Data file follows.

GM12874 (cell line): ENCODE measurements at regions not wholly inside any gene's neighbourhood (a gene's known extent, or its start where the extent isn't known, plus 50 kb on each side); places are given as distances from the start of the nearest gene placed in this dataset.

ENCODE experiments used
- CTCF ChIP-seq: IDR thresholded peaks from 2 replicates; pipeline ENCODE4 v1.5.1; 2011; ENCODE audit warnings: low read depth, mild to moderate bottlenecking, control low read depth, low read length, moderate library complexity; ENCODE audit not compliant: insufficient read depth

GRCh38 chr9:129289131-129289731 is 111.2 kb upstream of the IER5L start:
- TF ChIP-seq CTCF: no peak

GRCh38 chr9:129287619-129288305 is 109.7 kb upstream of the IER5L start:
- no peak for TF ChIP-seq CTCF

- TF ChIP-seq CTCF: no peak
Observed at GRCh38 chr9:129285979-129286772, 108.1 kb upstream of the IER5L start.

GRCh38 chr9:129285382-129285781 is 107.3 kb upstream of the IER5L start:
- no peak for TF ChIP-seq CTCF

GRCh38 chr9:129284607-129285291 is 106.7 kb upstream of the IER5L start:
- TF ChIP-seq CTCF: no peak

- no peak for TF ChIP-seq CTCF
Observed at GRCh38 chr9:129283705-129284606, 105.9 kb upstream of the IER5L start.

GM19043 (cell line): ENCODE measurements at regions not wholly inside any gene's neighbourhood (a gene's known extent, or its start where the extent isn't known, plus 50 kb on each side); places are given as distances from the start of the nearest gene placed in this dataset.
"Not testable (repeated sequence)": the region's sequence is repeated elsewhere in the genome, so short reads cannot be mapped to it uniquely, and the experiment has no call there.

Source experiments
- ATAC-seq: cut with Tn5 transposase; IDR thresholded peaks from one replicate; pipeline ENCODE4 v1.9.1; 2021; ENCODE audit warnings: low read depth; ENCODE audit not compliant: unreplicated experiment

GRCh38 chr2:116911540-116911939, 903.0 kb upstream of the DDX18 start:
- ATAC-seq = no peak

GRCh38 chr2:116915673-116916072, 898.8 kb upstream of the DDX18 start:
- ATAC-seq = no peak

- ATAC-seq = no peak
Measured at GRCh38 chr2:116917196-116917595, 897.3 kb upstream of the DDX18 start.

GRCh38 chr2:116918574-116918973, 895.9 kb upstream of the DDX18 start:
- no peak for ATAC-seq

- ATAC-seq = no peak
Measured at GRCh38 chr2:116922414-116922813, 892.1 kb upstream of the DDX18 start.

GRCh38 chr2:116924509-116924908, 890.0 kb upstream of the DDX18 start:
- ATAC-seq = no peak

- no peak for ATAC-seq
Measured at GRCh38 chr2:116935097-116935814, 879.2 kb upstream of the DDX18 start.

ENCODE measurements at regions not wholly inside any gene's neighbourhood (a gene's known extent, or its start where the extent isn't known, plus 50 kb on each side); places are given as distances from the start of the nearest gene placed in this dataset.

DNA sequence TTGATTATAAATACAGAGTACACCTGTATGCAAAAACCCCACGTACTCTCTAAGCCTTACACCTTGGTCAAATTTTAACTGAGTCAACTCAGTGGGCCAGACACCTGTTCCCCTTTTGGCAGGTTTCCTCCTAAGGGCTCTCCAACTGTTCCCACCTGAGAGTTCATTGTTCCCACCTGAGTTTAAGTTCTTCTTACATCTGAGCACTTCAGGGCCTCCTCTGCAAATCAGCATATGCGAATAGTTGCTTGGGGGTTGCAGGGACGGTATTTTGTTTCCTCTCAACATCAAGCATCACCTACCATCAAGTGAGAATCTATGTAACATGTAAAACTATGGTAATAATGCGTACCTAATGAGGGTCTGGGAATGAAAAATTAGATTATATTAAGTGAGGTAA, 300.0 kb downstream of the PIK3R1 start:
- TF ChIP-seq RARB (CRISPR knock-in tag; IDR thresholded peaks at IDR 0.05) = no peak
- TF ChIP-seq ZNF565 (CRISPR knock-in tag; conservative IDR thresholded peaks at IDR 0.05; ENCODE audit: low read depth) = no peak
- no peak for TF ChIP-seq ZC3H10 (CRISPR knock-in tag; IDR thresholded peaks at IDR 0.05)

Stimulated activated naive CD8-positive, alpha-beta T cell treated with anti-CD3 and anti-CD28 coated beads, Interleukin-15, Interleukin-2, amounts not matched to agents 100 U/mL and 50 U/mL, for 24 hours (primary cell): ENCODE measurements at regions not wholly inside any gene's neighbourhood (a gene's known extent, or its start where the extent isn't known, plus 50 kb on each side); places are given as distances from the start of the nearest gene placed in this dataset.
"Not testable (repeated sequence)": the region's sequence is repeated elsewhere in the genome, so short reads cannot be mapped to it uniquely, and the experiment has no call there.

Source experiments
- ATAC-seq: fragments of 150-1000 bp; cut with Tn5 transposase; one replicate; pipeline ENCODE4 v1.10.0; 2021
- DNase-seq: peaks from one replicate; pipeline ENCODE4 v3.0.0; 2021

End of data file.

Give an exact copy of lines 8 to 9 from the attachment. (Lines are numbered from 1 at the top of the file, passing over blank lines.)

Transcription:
- TF ChIP-seq CTCF: no peak
Observed at GRCh38 chr9:129285979-129286772, 108.1 kb upstream of the IER5L start.